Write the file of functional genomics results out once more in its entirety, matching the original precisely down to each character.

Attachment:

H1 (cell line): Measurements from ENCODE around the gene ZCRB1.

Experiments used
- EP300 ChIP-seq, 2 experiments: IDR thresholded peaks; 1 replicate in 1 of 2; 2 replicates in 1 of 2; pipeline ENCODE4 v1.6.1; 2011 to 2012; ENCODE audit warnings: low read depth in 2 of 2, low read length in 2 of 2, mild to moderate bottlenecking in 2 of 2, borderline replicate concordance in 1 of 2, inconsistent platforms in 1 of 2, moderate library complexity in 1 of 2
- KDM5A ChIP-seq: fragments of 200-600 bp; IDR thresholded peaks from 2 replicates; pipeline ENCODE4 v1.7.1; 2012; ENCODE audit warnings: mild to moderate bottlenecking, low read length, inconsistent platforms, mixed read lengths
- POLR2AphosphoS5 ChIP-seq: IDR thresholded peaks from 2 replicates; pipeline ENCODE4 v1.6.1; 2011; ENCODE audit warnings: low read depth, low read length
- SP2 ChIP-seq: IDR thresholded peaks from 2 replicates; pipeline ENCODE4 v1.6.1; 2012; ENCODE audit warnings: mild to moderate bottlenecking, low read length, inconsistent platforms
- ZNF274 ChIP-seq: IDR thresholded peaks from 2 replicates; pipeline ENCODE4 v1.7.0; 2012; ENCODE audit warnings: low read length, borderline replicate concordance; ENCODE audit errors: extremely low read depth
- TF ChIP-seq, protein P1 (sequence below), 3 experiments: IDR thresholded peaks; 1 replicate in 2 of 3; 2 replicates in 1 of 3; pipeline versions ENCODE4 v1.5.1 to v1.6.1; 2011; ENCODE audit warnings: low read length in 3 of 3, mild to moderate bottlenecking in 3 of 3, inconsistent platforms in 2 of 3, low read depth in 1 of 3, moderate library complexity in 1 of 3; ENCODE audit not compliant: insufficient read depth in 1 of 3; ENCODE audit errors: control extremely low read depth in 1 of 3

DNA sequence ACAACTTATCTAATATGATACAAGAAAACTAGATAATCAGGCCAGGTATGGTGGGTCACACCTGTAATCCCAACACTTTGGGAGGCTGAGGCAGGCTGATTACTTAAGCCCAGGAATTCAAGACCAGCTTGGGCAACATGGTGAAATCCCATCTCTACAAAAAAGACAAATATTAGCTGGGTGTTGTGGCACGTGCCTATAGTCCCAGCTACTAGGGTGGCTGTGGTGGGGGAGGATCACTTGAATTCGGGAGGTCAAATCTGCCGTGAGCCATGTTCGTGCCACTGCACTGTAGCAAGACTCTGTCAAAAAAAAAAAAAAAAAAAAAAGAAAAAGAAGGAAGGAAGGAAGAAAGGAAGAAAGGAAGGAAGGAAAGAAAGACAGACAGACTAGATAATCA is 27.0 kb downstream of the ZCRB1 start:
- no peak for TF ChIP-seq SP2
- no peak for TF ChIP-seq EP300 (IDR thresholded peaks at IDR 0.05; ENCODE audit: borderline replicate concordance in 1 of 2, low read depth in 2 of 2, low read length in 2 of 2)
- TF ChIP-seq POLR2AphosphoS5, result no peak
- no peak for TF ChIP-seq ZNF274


H1 (cell line): Measurements from ENCODE around the gene ZCRB1.

Experiments used
- EP300 ChIP-seq, 2 experiments: IDR thresholded peaks; 1 replicate in 1 of 2; 2 replicates in 1 of 2; pipeline ENCODE4 v1.6.1; 2011 to 2012; ENCODE audit warnings: low read depth in 2 of 2, low read length in 2 of 2, mild to moderate bottlenecking in 2 of 2, borderline replicate concordance in 1 of 2, inconsistent platforms in 1 of 2, moderate library complexity in 1 of 2
- KDM5A ChIP-seq: fragments of 200-600 bp; IDR thresholded peaks from 2 replicates; pipeline ENCODE4 v1.7.1; 2012; ENCODE audit warnings: mild to moderate bottlenecking, low read length, inconsistent platforms, mixed read lengths
- POLR2AphosphoS5 ChIP-seq: IDR thresholded peaks from 2 replicates; pipeline ENCODE4 v1.6.1; 2011; ENCODE audit warnings: low read depth, low read length
- SP2 ChIP-seq: IDR thresholded peaks from 2 replicates; pipeline ENCODE4 v1.6.1; 2012; ENCODE audit warnings: mild to moderate bottlenecking, low read length, inconsistent platforms
- ZNF274 ChIP-seq: IDR thresholded peaks from 2 replicates; pipeline ENCODE4 v1.7.0; 2012; ENCODE audit warnings: low read length, borderline replicate concordance; ENCODE audit errors: extremely low read depth
- TF ChIP-seq, protein P1 (sequence below), 3 experiments: IDR thresholded peaks; 1 replicate in 2 of 3; 2 replicates in 1 of 3; pipeline versions ENCODE4 v1.5.1 to v1.6.1; 2011; ENCODE audit warnings: low read length in 3 of 3, mild to moderate bottlenecking in 3 of 3, inconsistent platforms in 2 of 3, low read depth in 1 of 3, moderate library complexity in 1 of 3; ENCODE audit not compliant: insufficient read depth in 1 of 3; ENCODE audit errors: control extremely low read depth in 1 of 3

DNA sequence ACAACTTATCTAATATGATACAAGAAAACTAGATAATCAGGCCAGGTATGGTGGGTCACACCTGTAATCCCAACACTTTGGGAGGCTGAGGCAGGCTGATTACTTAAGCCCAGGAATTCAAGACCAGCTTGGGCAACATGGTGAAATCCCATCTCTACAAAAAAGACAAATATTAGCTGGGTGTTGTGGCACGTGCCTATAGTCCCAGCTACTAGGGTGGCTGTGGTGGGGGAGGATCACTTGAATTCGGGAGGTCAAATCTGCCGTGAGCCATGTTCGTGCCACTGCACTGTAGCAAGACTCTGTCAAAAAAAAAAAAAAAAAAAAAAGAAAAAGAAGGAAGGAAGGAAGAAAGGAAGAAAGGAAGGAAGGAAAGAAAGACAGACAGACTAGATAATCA is 27.0 kb downstream of the ZCRB1 start:
- no peak for TF ChIP-seq SP2
- no peak for TF ChIP-seq EP300 (IDR thresholded peaks at IDR 0.05; ENCODE audit: borderline replicate concordance in 1 of 2, low read depth in 2 of 2, low read length in 2 of 2)
- TF ChIP-seq POLR2AphosphoS5, result no peak
- no peak for TF ChIP-seq ZNF274